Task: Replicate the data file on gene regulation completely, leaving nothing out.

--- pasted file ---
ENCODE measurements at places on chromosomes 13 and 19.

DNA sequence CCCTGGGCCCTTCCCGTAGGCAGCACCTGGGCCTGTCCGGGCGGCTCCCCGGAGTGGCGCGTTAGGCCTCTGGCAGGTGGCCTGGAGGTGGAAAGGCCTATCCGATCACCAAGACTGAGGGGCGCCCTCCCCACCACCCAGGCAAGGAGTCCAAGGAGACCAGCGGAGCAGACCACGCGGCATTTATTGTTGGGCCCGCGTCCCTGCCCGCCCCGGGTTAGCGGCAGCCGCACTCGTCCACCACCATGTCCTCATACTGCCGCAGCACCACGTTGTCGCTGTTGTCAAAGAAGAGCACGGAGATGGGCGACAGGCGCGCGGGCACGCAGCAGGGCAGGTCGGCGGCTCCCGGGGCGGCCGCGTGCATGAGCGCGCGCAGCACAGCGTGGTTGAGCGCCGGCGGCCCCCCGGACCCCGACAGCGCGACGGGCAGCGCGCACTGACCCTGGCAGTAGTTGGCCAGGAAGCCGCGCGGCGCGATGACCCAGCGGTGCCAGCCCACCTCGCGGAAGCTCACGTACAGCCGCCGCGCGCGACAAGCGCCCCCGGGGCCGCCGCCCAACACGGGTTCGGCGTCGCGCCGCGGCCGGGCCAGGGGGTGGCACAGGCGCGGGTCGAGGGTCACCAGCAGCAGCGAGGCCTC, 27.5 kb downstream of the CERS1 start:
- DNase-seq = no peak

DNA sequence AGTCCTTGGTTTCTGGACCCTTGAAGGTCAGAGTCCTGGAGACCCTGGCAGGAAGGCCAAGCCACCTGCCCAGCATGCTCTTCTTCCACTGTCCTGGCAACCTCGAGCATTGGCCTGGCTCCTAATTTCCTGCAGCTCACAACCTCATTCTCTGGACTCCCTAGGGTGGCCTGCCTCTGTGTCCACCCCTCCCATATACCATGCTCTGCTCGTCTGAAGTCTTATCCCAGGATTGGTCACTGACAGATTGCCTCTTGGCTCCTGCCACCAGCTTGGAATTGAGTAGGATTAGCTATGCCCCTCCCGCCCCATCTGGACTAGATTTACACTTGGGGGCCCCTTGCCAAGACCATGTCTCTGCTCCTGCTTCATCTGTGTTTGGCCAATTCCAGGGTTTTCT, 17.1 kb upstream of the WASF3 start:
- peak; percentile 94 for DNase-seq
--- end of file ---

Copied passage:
ENCODE measurements at places on chromosomes 13 and 19.

DNA sequence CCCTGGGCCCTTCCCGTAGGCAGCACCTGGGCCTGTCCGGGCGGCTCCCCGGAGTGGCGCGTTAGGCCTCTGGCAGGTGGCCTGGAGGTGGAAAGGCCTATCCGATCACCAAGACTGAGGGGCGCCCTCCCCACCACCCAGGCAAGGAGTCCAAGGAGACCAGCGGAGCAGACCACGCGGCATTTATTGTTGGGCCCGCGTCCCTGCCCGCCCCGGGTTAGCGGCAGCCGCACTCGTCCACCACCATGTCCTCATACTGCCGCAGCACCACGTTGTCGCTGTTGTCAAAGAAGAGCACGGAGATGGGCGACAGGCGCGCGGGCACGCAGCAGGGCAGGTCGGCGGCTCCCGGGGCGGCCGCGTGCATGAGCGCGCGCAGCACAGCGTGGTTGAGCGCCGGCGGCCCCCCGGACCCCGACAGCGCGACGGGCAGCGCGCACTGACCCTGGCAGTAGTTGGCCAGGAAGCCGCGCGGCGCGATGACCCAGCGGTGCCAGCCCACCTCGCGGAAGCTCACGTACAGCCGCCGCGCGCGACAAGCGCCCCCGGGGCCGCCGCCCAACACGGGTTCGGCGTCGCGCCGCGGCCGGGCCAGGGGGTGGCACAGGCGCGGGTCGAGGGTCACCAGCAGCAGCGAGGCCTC, 27.5 kb downstream of the CERS1 start:
- DNase-seq = no peak

DNA sequence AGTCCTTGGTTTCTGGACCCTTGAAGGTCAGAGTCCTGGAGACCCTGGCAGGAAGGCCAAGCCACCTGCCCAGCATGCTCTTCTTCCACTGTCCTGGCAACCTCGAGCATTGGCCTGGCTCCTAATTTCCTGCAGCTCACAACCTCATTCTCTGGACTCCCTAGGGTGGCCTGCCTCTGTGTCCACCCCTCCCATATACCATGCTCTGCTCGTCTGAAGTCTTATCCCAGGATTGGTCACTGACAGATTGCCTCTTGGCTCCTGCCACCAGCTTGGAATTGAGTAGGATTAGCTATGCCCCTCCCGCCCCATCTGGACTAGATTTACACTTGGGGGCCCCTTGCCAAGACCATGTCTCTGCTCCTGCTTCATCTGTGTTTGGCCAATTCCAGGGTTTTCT, 17.1 kb upstream of the WASF3 start:
- peak; percentile 94 for DNase-seq